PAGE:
The Taxi Business & Working for Sellers & Buyers

I am writing this from 30,000 feet on my way to San Francisco.

I have a great car service which I use every week when I travel.  This morning, I ended up having a long conversation with Reda, one of my regular drivers, about Uber and how it’s shaking up the taxi and car service business.

For some reason, I’ve always loved talking to taxi drivers about how the business operates.  It’s a fascinating and often surprising lanscape, consisting of regulators (the city), fleet operators, vendors (for example VeriFone, CMT, and now new entrants like Square and to some extent, Uber), drivers — who are sometimes employees of fleets and sometimes independent entrepreneurs, customers of various stripes, etc.

I think the reason I’m fascinated by taxis is two-fold: 1) it’s a hugely important part of the fabric of cities.  Ubiquitous, reliable cars for hire are a big part of what make dense, urban living possible.  While some urbanists and environmentalists may dislike taxis in favor of other forms of public transit, I have always been a huge fan of taxis as a part of the public transit (i.e., non-private car) ecosystem, for how usable they make the city.  Taxis use can also show us a lot about how our cities work. And 2) taxis have always been a big part of the american dream.  For some reason (and I’m not exactly sure what that is), driving a taxi provides a certain path to employment, and often times to entrepreneurship — maybe in reality this is on par with other careers, and perhaps it’s just a more visible one, I’m not sure.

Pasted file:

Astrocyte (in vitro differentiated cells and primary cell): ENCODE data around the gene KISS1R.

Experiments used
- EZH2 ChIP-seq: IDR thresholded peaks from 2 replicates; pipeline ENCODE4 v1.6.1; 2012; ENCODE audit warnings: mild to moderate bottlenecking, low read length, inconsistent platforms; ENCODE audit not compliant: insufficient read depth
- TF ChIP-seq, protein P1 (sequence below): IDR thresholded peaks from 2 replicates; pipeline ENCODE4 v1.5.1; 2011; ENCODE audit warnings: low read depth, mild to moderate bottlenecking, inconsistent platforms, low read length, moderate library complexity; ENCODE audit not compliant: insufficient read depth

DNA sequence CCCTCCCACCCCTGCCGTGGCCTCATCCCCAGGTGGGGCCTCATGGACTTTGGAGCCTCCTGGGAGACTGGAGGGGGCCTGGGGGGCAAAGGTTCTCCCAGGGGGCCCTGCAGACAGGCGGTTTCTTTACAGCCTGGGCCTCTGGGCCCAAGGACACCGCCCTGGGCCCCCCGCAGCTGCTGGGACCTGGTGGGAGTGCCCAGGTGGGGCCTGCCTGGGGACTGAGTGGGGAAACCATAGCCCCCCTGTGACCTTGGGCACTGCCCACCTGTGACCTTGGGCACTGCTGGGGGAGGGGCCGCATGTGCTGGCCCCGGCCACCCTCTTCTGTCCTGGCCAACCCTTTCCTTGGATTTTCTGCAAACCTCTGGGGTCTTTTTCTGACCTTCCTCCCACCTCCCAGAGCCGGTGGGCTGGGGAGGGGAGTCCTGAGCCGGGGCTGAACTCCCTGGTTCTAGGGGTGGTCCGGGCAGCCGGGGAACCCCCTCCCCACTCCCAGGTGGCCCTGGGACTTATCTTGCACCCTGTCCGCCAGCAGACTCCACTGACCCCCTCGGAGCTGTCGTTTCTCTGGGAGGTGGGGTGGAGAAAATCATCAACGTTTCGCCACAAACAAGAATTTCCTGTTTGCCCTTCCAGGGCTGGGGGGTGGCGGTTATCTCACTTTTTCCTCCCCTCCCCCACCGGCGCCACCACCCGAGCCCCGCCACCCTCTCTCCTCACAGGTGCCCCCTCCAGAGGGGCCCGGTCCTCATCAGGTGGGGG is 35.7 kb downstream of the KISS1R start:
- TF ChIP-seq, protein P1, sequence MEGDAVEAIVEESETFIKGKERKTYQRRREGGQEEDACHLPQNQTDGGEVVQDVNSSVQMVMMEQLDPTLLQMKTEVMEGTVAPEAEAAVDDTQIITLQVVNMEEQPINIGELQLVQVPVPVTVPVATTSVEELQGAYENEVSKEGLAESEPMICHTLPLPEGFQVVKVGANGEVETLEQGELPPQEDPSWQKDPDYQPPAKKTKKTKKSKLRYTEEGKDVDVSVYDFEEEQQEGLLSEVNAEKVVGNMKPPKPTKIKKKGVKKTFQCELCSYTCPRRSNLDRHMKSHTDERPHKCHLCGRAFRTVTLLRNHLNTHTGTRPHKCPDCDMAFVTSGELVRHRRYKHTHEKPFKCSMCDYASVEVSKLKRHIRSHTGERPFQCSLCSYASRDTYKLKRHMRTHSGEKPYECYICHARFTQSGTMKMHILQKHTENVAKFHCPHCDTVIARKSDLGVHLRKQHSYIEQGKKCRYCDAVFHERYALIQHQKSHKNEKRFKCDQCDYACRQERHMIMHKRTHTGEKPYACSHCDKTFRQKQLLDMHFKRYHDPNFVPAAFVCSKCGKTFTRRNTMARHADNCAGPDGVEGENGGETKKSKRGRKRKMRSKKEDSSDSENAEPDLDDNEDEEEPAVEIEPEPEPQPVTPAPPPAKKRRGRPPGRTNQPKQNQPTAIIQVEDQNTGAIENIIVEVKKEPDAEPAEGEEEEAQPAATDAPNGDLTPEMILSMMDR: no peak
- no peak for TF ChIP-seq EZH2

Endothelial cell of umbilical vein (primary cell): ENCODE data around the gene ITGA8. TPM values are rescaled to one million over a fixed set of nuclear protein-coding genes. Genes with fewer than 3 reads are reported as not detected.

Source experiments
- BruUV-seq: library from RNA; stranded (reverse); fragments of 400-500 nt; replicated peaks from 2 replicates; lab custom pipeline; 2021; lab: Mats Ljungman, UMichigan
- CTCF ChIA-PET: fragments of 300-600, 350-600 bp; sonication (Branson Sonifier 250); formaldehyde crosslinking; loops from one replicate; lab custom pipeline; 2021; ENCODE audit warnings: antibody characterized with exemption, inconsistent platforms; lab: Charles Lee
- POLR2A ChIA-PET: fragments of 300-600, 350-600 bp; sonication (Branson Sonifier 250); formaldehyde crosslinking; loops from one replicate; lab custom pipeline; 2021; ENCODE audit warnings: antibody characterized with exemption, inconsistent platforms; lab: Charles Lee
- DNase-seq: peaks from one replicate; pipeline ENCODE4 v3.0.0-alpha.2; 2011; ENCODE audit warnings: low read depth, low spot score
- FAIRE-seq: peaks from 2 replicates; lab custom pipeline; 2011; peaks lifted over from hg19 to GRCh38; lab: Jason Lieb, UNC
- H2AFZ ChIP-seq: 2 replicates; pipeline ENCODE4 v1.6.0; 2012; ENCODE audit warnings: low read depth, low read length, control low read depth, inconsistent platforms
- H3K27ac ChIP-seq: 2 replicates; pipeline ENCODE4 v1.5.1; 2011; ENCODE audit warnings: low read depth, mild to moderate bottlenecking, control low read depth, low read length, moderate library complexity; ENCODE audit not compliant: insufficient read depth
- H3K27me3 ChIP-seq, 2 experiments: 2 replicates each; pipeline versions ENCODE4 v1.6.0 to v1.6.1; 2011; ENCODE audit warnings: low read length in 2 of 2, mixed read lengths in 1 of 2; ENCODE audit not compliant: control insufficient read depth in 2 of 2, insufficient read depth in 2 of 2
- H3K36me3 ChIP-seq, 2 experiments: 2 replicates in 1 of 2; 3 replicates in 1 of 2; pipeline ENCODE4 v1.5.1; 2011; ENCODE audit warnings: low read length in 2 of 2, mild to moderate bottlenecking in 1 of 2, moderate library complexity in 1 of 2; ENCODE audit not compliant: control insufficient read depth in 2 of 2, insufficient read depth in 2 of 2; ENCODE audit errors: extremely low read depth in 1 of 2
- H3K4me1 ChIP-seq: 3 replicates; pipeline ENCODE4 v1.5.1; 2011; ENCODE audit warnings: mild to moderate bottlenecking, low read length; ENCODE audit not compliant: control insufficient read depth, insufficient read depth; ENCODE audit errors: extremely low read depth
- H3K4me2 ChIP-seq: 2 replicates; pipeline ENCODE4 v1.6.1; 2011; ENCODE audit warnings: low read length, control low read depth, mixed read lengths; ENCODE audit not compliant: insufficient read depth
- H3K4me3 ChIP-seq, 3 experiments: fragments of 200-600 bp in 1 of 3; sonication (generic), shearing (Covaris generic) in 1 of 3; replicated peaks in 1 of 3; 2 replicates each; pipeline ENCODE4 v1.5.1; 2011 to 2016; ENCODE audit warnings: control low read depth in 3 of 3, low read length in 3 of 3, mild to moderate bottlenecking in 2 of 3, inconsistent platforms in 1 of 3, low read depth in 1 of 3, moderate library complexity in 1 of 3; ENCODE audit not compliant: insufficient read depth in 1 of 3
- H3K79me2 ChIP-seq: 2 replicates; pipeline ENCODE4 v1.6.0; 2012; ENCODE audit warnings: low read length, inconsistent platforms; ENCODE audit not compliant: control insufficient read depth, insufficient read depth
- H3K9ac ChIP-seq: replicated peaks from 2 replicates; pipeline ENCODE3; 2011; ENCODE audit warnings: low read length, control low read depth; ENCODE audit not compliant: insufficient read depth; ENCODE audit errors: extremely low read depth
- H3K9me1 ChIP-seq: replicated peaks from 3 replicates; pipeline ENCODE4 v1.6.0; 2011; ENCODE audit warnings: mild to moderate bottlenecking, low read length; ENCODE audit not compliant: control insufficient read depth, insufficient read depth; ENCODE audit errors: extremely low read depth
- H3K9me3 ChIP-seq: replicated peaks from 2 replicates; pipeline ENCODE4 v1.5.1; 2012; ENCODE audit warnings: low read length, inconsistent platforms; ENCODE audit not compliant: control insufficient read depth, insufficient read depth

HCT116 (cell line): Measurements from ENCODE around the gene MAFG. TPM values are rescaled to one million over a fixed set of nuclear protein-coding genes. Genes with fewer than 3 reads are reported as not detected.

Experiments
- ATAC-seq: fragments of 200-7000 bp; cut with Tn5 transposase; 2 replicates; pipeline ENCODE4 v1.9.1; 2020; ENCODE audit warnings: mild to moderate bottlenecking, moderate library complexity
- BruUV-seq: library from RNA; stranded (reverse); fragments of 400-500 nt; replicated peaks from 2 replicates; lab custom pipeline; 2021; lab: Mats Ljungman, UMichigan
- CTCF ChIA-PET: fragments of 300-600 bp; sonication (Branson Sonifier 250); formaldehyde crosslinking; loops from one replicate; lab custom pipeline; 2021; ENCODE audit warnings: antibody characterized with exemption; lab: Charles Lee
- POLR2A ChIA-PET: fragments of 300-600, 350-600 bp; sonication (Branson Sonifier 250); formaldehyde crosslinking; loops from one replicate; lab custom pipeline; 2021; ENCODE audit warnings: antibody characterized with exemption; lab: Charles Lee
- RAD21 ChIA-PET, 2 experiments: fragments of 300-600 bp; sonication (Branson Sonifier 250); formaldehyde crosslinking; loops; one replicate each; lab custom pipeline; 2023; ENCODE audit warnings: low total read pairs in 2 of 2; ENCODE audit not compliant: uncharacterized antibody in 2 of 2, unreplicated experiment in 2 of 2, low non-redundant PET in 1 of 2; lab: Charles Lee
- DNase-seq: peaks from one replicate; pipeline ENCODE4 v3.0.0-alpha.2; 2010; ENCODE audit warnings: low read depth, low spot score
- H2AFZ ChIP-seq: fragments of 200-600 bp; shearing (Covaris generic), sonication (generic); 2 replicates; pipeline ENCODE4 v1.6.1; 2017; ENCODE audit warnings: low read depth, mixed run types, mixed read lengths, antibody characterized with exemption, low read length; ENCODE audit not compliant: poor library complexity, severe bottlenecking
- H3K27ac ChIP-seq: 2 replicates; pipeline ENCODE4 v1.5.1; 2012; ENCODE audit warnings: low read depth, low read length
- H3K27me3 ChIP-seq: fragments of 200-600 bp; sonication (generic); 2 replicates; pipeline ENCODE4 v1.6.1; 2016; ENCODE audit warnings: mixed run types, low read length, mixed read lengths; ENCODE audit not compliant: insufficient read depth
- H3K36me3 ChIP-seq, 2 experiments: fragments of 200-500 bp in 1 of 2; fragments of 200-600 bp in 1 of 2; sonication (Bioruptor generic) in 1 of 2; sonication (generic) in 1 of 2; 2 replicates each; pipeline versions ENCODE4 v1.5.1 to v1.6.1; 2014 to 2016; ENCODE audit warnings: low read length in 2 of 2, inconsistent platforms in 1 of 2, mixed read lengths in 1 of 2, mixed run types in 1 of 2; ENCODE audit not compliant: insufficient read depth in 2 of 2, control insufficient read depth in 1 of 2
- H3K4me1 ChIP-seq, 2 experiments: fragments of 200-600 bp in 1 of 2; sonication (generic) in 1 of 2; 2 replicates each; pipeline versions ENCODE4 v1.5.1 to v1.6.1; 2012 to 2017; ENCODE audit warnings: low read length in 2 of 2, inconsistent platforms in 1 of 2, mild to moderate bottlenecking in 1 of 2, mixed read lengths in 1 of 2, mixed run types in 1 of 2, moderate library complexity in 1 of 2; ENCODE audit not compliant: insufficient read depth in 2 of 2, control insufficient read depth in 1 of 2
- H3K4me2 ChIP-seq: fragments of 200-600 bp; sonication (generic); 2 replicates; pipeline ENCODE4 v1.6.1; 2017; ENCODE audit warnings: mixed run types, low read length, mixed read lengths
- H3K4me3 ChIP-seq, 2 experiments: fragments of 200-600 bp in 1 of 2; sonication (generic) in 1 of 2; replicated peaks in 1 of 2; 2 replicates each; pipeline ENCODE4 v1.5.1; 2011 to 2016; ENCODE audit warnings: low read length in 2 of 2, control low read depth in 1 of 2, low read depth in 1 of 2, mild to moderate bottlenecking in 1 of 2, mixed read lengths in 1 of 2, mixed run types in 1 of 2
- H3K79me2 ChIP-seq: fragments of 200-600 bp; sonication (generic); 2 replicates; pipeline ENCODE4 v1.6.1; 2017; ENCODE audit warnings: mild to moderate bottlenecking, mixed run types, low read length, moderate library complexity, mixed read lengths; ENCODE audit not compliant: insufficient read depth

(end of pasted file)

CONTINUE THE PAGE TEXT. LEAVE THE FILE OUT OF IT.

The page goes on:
My dad drove a NYC taxi in the 1970s, and I’ve always been proud of that. My wife’s grandfather represented cab companies in Boston through his whole career as a lawyer and has endless tales of drama from that experience.

So anyway, I think taxis are fascinating, and the industry has seen a lot of change in recent years.  When NYC introduced (mandatory) pay-by-credit-card a few years ago, along w/ GPS tracking I had lots of conversations about how drivers felt about that (initial displeasure w/ both the cards and GPS – but ultimately appreciation for pay-by-card as tips skyrocketed).  When NYC introduced new medallions for hybrid cars, I asked a lot of questions about that.